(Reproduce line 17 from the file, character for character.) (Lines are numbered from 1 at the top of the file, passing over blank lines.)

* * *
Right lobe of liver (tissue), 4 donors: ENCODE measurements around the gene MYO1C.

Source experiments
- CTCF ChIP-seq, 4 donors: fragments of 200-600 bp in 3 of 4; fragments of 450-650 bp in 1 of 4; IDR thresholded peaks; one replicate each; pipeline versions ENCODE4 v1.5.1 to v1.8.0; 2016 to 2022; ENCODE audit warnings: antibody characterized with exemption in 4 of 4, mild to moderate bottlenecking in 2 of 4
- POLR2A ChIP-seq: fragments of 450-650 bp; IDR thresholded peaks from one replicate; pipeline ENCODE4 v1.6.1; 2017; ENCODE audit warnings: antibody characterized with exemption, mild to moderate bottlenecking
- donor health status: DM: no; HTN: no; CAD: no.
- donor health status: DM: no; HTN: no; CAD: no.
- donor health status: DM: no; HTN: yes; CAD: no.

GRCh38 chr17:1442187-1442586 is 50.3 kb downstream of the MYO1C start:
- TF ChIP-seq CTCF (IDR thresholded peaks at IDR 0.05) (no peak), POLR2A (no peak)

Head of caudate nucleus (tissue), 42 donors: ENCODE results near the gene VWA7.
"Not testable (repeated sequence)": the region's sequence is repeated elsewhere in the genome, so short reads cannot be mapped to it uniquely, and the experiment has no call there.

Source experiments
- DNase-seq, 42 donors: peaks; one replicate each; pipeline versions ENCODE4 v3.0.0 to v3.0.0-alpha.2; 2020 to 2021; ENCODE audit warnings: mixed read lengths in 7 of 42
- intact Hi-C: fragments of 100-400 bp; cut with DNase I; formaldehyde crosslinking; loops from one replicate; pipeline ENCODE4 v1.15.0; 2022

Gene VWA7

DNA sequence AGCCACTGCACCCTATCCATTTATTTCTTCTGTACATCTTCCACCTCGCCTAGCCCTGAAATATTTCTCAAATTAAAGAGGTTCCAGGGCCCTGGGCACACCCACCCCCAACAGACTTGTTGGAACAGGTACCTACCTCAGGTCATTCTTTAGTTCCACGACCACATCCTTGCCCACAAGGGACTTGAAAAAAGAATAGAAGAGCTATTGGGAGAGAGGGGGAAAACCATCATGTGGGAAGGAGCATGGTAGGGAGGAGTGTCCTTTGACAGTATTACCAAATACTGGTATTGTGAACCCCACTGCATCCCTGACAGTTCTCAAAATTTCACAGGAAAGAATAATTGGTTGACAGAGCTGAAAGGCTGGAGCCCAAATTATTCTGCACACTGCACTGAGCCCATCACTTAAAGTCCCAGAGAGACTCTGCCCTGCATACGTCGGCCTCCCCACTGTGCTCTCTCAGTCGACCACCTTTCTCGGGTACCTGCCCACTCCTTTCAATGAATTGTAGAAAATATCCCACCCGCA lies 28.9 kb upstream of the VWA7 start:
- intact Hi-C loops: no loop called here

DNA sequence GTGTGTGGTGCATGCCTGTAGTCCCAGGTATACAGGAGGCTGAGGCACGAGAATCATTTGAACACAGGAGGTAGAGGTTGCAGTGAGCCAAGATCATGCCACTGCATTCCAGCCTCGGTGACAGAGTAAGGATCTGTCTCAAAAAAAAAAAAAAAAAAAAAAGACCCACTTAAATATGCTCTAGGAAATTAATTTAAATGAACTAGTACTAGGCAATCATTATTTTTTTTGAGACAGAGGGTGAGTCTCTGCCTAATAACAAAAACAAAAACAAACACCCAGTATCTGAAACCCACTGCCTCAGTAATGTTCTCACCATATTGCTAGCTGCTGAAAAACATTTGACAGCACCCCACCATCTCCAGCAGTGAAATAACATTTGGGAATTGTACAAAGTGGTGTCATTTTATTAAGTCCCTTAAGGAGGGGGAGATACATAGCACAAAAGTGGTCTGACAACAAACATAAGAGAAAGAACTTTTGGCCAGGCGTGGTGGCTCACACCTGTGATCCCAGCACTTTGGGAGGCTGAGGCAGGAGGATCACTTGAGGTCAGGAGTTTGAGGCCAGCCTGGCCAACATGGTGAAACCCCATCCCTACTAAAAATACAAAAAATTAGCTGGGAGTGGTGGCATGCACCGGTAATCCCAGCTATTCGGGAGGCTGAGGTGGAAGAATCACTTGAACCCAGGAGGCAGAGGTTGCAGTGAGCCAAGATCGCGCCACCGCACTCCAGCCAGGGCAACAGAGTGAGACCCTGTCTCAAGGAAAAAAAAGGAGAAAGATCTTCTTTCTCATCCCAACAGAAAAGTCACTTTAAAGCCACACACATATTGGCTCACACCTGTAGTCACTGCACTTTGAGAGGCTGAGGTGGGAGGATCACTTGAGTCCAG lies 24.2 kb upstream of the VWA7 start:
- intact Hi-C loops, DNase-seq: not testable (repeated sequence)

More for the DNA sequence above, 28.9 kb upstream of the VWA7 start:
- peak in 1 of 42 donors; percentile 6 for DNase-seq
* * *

- intact Hi-C loops: no loop called here